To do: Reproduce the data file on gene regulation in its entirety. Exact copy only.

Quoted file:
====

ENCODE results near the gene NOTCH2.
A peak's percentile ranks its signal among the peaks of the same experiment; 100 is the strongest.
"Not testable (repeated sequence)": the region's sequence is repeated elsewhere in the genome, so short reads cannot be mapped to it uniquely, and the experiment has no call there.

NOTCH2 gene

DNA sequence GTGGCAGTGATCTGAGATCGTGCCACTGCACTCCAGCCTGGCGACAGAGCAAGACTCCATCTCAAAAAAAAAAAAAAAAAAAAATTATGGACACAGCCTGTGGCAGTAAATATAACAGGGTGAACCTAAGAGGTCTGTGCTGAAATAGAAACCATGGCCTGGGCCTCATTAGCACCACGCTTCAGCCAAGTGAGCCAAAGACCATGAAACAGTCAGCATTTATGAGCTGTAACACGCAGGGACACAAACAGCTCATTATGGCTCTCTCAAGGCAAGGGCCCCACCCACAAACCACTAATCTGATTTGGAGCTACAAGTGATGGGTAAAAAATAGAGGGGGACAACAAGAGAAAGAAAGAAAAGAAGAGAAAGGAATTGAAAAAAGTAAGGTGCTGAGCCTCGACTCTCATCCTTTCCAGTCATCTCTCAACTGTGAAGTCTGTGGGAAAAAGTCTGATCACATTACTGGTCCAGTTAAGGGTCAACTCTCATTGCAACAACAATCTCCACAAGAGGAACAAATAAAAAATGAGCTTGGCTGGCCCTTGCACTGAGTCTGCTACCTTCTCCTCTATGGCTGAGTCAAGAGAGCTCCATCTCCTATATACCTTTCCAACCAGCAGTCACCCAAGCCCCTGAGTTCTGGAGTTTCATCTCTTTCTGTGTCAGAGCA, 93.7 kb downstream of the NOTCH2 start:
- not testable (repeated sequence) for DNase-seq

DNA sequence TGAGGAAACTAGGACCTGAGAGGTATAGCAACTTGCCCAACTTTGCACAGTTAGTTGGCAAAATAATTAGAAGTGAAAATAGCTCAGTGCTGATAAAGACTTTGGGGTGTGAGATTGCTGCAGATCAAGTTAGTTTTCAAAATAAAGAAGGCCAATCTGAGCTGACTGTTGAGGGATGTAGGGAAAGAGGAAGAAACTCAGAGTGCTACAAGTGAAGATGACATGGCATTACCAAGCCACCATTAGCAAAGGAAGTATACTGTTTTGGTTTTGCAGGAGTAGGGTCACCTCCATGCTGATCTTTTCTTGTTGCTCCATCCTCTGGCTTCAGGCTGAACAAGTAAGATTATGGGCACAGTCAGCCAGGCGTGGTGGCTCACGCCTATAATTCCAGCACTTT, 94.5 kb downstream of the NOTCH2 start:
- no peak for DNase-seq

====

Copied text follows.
ENCODE results near the gene NOTCH2.
A peak's percentile ranks its signal among the peaks of the same experiment; 100 is the strongest.
"Not testable (repeated sequence)": the region's sequence is repeated elsewhere in the genome, so short reads cannot be mapped to it uniquely, and the experiment has no call there.

NOTCH2 gene

DNA sequence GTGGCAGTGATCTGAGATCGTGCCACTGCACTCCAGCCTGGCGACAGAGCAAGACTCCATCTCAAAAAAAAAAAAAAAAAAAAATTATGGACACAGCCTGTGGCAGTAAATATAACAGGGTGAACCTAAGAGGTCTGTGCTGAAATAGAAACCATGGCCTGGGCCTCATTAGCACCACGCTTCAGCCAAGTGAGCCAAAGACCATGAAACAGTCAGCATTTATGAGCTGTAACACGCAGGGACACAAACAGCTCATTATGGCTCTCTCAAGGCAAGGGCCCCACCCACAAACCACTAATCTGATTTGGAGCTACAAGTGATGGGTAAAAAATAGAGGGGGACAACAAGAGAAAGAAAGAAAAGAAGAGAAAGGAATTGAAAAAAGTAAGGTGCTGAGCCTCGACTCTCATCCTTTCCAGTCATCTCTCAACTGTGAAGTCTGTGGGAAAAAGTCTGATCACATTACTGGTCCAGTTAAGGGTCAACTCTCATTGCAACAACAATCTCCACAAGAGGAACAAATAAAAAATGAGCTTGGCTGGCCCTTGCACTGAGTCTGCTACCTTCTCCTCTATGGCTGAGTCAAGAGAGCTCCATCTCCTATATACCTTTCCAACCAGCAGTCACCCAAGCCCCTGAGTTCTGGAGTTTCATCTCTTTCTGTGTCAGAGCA, 93.7 kb downstream of the NOTCH2 start:
- not testable (repeated sequence) for DNase-seq

DNA sequence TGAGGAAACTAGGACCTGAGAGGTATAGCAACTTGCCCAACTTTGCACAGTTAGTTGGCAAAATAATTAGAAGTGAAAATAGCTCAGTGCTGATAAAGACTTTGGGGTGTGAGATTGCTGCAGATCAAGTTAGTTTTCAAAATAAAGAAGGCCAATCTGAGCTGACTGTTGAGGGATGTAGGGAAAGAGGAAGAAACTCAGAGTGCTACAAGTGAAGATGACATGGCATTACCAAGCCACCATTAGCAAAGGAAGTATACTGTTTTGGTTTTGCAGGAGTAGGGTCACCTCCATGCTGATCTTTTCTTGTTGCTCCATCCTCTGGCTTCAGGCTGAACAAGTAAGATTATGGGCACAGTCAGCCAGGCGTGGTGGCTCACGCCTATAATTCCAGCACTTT, 94.5 kb downstream of the NOTCH2 start:
- no peak for DNase-seq